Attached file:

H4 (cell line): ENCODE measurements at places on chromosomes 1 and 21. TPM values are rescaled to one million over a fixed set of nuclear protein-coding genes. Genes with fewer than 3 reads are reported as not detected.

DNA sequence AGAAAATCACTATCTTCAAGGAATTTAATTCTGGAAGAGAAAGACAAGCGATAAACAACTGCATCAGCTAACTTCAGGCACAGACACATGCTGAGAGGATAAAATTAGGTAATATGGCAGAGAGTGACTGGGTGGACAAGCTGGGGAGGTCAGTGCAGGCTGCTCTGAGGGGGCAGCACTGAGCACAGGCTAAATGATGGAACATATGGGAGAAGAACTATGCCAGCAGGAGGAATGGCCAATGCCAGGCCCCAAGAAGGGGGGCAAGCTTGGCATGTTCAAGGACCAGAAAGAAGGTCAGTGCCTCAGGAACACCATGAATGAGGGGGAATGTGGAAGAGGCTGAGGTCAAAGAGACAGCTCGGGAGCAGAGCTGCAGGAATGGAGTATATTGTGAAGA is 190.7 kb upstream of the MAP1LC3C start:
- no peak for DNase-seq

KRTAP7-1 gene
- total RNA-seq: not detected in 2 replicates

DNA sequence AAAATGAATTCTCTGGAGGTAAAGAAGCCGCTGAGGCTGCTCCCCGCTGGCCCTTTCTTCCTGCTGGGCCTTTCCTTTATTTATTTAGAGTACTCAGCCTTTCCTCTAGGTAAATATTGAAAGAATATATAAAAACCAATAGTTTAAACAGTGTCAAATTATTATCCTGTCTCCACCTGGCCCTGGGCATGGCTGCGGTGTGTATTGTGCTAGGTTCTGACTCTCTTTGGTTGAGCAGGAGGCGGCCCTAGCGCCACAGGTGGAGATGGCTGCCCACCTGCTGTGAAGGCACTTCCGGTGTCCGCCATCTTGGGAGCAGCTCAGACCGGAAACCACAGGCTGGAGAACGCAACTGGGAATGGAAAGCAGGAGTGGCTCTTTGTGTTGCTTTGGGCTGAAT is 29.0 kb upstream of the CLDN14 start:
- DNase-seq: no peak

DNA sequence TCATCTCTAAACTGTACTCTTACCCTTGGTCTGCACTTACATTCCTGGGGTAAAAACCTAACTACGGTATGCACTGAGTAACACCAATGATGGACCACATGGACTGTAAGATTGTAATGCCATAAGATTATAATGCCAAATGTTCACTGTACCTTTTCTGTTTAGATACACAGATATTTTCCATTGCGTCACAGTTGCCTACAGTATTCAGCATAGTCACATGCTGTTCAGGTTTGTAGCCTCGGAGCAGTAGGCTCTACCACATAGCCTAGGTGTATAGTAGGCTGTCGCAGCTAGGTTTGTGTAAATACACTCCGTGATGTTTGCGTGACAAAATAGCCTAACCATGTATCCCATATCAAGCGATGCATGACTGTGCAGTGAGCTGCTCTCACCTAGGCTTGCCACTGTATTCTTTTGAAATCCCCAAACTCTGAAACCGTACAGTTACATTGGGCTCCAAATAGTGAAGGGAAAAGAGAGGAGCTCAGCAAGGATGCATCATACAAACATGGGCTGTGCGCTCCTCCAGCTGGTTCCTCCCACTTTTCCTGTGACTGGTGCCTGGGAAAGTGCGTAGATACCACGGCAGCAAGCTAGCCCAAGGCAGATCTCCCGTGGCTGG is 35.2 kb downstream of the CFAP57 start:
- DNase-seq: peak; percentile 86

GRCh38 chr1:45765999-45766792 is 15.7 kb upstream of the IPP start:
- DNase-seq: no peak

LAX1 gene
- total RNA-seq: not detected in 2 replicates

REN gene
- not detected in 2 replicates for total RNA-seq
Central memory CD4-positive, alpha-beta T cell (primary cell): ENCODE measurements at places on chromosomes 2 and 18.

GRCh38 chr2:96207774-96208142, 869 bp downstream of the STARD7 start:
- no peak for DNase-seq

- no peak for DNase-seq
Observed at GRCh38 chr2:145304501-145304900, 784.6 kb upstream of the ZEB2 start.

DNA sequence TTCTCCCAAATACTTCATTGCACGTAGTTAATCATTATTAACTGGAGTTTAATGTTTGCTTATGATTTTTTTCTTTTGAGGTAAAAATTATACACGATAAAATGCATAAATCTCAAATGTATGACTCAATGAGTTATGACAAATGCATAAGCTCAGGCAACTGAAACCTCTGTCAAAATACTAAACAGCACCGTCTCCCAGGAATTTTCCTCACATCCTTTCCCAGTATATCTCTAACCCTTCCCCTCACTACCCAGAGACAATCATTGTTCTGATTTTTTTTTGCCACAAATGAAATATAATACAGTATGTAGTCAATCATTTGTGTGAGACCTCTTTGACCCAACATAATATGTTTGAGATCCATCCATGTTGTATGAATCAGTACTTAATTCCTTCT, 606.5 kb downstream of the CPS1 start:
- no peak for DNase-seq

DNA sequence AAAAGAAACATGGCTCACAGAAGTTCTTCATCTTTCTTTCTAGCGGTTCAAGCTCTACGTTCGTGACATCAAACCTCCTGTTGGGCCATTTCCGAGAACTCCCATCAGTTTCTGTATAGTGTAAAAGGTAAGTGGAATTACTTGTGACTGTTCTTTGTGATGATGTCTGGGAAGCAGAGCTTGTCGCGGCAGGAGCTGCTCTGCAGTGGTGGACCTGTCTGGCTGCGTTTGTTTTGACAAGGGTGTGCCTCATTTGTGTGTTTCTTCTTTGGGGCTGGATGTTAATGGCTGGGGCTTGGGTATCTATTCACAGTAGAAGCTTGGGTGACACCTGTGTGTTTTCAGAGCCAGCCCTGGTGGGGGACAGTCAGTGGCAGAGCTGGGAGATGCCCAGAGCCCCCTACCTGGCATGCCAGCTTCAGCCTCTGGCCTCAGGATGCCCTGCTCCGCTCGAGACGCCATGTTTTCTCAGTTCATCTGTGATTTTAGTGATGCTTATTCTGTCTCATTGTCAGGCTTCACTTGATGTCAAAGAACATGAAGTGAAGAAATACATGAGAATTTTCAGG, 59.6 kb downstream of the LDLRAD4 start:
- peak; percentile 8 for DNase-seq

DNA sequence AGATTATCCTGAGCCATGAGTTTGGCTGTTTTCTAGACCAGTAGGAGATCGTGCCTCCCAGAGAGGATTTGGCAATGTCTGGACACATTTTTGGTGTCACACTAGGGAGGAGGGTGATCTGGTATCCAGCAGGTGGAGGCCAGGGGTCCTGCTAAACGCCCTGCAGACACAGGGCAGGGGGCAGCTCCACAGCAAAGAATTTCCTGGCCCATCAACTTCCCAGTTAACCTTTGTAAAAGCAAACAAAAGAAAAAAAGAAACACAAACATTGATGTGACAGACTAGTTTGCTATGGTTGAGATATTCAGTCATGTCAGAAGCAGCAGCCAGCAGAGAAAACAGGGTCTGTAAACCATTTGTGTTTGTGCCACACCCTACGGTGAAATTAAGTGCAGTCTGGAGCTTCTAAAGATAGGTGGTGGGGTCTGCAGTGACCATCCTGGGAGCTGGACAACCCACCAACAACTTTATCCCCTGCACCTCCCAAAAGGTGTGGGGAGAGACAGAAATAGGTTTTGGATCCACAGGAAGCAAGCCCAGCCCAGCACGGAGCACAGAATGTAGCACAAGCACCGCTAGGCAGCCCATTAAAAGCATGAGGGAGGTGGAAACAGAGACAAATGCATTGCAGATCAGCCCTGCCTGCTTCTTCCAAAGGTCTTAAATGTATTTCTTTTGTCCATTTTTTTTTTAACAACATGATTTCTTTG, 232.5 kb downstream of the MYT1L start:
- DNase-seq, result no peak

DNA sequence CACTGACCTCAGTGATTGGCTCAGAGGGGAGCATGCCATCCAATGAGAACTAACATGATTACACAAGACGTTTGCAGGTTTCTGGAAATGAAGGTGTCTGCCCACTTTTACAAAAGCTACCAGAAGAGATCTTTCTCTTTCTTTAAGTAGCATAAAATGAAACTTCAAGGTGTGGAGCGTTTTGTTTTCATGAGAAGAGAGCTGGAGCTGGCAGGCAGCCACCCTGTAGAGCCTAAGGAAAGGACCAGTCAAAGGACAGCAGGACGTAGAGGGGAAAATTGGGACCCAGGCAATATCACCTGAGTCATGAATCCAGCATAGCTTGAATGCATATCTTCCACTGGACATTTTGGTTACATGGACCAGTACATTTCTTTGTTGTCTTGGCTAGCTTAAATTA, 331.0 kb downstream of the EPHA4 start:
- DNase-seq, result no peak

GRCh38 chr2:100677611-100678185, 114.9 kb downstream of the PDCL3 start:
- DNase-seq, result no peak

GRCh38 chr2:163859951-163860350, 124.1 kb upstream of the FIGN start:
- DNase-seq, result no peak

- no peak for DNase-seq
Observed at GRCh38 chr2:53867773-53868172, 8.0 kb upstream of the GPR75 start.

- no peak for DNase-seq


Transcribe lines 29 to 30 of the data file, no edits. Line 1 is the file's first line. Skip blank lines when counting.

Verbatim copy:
GRCh38 chr2:100677611-100678185, 114.9 kb downstream of the PDCL3 start:
- DNase-seq, result no peak